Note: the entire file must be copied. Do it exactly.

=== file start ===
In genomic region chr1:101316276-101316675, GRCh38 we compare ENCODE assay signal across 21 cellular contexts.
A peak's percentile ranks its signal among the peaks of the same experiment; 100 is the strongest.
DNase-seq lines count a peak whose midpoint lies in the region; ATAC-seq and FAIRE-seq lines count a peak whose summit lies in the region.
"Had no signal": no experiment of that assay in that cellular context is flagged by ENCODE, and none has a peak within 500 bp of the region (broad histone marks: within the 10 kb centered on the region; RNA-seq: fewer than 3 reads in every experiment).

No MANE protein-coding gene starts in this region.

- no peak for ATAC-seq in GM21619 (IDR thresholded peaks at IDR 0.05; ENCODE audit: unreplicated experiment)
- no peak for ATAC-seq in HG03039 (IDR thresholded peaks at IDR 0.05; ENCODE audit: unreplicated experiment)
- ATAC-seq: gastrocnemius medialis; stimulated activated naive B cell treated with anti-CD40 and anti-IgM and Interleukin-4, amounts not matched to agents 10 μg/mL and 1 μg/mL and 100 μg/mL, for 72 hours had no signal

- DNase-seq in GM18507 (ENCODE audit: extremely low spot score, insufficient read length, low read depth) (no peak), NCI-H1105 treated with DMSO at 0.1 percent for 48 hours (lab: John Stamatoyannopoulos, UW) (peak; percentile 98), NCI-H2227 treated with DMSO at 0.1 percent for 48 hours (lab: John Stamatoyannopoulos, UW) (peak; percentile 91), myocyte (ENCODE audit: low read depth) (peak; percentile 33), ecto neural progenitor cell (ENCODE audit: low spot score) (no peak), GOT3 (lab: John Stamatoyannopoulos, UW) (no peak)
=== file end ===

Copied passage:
In genomic region chr1:101316276-101316675, GRCh38 we compare ENCODE assay signal across 21 cellular contexts.
A peak's percentile ranks its signal among the peaks of the same experiment; 100 is the strongest.
DNase-seq lines count a peak whose midpoint lies in the region; ATAC-seq and FAIRE-seq lines count a peak whose summit lies in the region.
"Had no signal": no experiment of that assay in that cellular context is flagged by ENCODE, and none has a peak within 500 bp of the region (broad histone marks: within the 10 kb centered on the region; RNA-seq: fewer than 3 reads in every experiment).

No MANE protein-coding gene starts in this region.

- no peak for ATAC-seq in GM21619 (IDR thresholded peaks at IDR 0.05; ENCODE audit: unreplicated experiment)
- no peak for ATAC-seq in HG03039 (IDR thresholded peaks at IDR 0.05; ENCODE audit: unreplicated experiment)
- ATAC-seq: gastrocnemius medialis; stimulated activated naive B cell treated with anti-CD40 and anti-IgM and Interleukin-4, amounts not matched to agents 10 μg/mL and 1 μg/mL and 100 μg/mL, for 72 hours had no signal

- DNase-seq in GM18507 (ENCODE audit: extremely low spot score, insufficient read length, low read depth) (no peak), NCI-H1105 treated with DMSO at 0.1 percent for 48 hours (lab: John Stamatoyannopoulos, UW) (peak; percentile 98), NCI-H2227 treated with DMSO at 0.1 percent for 48 hours (lab: John Stamatoyannopoulos, UW) (peak; percentile 91), myocyte (ENCODE audit: low read depth) (peak; percentile 33), ecto neural progenitor cell (ENCODE audit: low spot score) (no peak), GOT3 (lab: John Stamatoyannopoulos, UW) (no peak)